HOUSTON (AP) — The explosive expansion of Houston subdivisions into prairies far to the west helped make the city affordable for the average 345 people who moved there each day, but it also paved over thousands of acres that the U.S. Army Corps of Engineers had intended for a reservoir and other flood-control projects to help against deluges like the ones from Harvey.
The push of subdivisions and freeways across what once was hundreds of square miles of flood-absorbing tallgrass prairies was part of the U.S.-leading population growth of Houston and surrounding Harris County. But the go-go-growth placed housing developments across the drainage basin of the two major reservoirs and dams safeguarding downtown Houston.
Thousands living in the western subdivisions that crowd up to the edges of the reservoirs remain under evacuation orders, after Harvey’s record rains killed dozens of people in the Houston area and beyond, flooded tens of thousands of homes, and sent floodwater roaring around the edge of Houston’s Addicks Dam for the first time in its 70-year history.
“Guess what was out here” when Houston’s dams were built, said Gordon Prendergast, who had bought a kayak to come see how his house was faring after his neighborhood was evacuated. “Wilderness! Goats and wild coyotes, and nobody had any idea they’d build houses out here when the Army Corps was building that dam.”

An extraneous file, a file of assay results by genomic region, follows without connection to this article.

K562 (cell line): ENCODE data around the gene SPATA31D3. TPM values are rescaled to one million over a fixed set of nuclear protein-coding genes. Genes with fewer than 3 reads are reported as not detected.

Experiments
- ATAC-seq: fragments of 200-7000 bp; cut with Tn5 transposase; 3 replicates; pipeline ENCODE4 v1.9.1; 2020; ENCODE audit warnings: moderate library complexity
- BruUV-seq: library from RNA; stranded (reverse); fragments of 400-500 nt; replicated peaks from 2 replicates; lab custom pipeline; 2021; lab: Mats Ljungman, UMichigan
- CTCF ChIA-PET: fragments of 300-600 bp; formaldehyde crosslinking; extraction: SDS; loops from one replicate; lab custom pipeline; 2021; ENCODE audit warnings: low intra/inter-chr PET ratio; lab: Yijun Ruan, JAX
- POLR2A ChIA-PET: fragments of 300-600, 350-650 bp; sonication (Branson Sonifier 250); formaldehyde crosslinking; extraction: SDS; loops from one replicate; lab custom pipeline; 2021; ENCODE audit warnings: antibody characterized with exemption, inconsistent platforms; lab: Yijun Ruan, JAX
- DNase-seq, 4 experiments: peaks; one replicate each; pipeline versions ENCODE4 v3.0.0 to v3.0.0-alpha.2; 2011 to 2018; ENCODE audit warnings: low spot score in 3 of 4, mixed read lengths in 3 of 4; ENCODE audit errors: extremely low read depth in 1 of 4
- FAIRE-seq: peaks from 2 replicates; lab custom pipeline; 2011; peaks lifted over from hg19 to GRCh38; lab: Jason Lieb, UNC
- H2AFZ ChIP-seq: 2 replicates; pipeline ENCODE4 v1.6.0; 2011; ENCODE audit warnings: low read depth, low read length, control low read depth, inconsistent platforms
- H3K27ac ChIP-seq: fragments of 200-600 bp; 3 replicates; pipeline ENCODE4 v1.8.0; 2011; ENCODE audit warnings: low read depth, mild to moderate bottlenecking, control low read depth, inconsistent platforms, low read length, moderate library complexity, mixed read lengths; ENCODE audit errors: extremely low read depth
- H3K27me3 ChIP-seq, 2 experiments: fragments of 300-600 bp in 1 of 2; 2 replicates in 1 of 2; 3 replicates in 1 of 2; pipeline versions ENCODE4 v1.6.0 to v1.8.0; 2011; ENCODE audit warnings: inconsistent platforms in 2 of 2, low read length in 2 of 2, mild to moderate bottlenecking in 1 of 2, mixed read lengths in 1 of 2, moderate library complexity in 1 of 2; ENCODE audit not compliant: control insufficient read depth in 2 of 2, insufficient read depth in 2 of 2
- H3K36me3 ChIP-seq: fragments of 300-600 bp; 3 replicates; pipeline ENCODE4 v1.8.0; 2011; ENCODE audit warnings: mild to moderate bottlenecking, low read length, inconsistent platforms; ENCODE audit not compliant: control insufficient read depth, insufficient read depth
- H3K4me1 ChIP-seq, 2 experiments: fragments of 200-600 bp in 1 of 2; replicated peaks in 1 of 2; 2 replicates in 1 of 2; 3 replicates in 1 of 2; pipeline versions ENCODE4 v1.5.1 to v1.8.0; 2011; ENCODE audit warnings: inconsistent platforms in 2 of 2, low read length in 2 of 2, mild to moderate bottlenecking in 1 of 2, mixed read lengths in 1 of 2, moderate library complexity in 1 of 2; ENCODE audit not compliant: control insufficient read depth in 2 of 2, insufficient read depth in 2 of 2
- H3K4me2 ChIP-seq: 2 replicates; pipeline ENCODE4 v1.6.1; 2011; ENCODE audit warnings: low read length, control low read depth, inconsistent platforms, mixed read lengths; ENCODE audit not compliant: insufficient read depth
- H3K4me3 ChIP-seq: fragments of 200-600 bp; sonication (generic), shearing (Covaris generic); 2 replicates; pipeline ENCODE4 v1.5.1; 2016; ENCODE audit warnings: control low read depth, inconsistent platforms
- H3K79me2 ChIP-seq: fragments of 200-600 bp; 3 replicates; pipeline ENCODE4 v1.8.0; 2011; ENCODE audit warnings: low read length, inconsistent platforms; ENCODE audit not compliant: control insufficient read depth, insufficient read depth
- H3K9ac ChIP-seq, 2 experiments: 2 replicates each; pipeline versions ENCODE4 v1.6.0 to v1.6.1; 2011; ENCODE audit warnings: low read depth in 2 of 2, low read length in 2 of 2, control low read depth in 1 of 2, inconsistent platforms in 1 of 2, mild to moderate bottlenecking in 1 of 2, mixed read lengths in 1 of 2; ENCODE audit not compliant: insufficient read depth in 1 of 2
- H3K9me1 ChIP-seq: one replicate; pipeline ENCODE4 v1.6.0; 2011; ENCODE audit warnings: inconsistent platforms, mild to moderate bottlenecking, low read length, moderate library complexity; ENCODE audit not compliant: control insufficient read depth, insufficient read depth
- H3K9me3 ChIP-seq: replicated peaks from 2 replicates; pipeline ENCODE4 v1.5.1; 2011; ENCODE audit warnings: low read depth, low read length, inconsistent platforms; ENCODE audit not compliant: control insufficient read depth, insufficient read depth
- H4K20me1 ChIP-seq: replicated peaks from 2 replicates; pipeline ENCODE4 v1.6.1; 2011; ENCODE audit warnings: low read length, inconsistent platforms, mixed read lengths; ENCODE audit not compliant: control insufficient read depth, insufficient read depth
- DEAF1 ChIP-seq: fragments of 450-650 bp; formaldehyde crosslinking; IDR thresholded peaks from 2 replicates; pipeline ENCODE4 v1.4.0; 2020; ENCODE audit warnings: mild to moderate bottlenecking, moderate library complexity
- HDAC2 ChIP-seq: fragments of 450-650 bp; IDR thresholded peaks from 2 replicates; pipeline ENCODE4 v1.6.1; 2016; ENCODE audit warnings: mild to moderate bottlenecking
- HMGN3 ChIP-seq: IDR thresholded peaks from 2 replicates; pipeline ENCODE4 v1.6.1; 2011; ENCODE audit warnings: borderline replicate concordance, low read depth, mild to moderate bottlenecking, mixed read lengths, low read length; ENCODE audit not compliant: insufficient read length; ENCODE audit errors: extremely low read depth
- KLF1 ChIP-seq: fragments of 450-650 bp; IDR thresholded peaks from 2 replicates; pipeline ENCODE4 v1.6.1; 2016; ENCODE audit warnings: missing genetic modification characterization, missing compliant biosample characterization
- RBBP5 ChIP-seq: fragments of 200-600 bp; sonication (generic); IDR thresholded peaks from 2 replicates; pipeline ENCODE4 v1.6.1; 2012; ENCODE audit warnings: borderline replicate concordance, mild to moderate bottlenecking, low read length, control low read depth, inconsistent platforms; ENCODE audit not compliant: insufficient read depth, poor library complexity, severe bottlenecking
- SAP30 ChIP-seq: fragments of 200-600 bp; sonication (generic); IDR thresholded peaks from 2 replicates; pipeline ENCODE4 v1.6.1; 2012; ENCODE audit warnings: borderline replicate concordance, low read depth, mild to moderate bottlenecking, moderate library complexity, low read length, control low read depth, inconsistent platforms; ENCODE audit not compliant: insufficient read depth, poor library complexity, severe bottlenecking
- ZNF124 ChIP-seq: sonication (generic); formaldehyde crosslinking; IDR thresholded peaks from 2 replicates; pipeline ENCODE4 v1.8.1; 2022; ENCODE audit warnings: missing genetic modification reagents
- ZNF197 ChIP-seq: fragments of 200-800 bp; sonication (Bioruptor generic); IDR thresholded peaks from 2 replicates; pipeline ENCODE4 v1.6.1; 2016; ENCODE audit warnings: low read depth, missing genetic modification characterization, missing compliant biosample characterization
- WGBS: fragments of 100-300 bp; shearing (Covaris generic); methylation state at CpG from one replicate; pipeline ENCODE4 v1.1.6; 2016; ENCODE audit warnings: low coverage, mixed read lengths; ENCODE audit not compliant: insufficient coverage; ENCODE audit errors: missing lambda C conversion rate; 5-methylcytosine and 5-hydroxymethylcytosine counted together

Prendergast, 65, didn’t blame the Corps or the engineers for the flooding of all the houses crowded around reservoirs. “The only thing they could have done differently is block off this entire area, and make this a national park, and say you cannot have subdivisions,” he said.
“They probably would have been fighting developers and lawyers for 20 to 30 years.”
Addicks and Barker dams and reservoirs west of downtown anchor the flood protection system of the fourth-largest U.S. city.
The Corps bought land for the two projects and built them in the 1940s after floods inundated downtown.
The Corps’ plan at the time also called for a third reservoir in northwest Houston, as well as a levee and two grand canals intended to funnel water around the city and out to the Gulf of Mexico, then-local Corps commander Col. Richard Pannell told a Houston town meeting over flooding last year.
But authorities never put together the money to buy land for the additional flood control. Development quickly made the tracts too expensive to buy for the projects.
Development to the west of downtown has brought the area…